Wednesday, March 23, 2011

Miss Margaret's Cherry Trees

Spring is upon us, and 'round here if you don't get the hint by the yellow dust of pine pollen that covers every surface outside (and in - if you leave your windows open), then maybe the Cherry Trees in full bloom will remind you. And, these are not  just any Cherry Trees, these are Miss Margaret's Cherry Trees.

Miss Margaret is actually the widow of a beloved state senator. And, if there was ever someone who personifies the southern belle, it is her. Now yes, she can serve a formal dinner for God knows how many with all the fine sterling, crystal, and china in the "Big House". She is known for her oyster pie, her ever present hat, and her outfits that often have a theme. For most occasions, "dressed to the nines" best describes her.

But there is that side of her that also truly makes a southern woman. She can get her way with a smile, after being told no and before it is over the powers that be never knew what hit them. She knows the in and outs of all the state's politics, where the bodies are buried, and who is sleeping with who - but your secret is always safe with her. She has buried a husband, two children, and a daughter-in-law, but still goes through life at ninety with a larger than life positive attitude.

But all this aside, it is her Cherry Trees, that put her on the map. Years ago, she was introduced to the tree and fell in love with its delicate pink blossoms. For her 70th birthday, her family gave her eight Cherry Trees to be planted in the city garden. And, that was the beginning of what Southern Living in 1999 called "An Idea that Grew".  By that time our city had 529 Cherry Trees attributed to her work.

When her daughter died, she asked in lieu of flowers that money be given to purchase more, and much money was sent. Then she had this great idea that if every one in town would just plant one Cherry Tree in their front yard, twenty feet from the curve, then all the streets of our fair town would be lined with these blossoming trees each spring. And, although, not every house has a tree, it is hard not to ride through an established neighborhood without seeing several of the trees planted in their appropriate places.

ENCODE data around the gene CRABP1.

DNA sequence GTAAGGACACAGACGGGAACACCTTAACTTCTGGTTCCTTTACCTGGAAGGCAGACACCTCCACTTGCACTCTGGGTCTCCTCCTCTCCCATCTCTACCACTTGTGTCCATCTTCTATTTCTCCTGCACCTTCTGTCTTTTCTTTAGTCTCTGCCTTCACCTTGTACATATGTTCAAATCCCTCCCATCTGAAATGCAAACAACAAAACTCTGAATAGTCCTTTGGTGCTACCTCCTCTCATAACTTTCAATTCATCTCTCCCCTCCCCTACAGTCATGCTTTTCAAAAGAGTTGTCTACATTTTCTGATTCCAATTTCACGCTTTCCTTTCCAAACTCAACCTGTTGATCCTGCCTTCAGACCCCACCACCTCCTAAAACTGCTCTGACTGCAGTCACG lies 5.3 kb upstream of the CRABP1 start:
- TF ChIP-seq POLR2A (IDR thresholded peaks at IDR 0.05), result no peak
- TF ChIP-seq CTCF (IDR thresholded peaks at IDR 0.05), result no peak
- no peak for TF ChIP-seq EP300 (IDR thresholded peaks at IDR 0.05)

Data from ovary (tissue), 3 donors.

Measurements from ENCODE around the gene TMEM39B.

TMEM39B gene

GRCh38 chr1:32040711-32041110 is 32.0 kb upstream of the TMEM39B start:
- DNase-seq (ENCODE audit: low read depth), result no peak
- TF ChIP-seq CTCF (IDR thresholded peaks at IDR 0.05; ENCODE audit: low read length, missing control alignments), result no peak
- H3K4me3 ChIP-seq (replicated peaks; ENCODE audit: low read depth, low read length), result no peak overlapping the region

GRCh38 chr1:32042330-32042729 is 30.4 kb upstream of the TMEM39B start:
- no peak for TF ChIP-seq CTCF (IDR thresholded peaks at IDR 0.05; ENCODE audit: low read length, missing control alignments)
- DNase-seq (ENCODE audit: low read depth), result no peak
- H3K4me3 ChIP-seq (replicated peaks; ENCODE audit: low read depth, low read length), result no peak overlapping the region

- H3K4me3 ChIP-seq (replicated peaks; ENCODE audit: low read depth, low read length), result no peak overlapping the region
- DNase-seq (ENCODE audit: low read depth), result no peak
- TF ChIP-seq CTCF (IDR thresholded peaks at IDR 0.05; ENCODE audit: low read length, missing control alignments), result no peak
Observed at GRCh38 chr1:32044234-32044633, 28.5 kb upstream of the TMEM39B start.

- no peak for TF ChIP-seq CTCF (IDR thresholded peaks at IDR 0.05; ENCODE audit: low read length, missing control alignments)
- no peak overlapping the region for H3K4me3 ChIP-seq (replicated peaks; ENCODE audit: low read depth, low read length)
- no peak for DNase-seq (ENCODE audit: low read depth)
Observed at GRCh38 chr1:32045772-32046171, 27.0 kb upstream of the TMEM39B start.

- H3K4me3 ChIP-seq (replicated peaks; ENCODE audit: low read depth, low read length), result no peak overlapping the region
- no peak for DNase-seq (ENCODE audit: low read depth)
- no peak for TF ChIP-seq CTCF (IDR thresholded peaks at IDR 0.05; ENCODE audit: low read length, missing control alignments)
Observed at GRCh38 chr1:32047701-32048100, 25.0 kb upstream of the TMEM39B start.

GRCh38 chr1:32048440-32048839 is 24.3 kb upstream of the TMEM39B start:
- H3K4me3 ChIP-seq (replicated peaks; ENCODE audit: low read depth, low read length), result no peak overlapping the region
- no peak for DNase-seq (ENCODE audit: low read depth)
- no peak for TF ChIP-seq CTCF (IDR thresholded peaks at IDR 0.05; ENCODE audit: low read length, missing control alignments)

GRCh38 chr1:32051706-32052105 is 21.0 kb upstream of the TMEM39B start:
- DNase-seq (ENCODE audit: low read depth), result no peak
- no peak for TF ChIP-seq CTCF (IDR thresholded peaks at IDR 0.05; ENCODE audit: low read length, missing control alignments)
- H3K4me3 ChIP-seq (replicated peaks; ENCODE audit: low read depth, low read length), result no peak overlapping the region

But, the coup de gras came when the Senator passed away. He never realized how much he loved these trees during his lifetime, but Miss Margaret made sure everyone else did and upon his death, tons of money flowed into the Cherry Tree fund and now the main streets of the city, as well as the drive through our city garden are lined with the Cherry Trees.

The irony is that we are known for our famous rose gardens, which are lovely, and our Rose Festival each May. However, nothing can compare to Miss Margaret's campaign to bring Cherry Trees to the city streets. And, as anyone is aware, she is a southern lady with great charm and a force to be reckoned with. She wanted Cherry Trees and Cherry Trees we have.  

So for one week during the spring, everyone in town is blessed with the beauty of Miss Margaret's Cherry Trees and the fruits of her relentless campaign to line the streets of the city. We are reminded the true beauty of spring. Even after she is gone, her legacy will live on.

1 comment:

Lynn said...

I went to a manicurist once who lived on the street where Miss Margaret's daughter lived. The cherry tree in front of the manicurists's house had died. She saw Miss Margaret somewhere and told her (hoping Miss Margaret would fund the cost of replacing the tree.) Miss Margaret told her just as plain as could as could be: "well, you need to replace it"!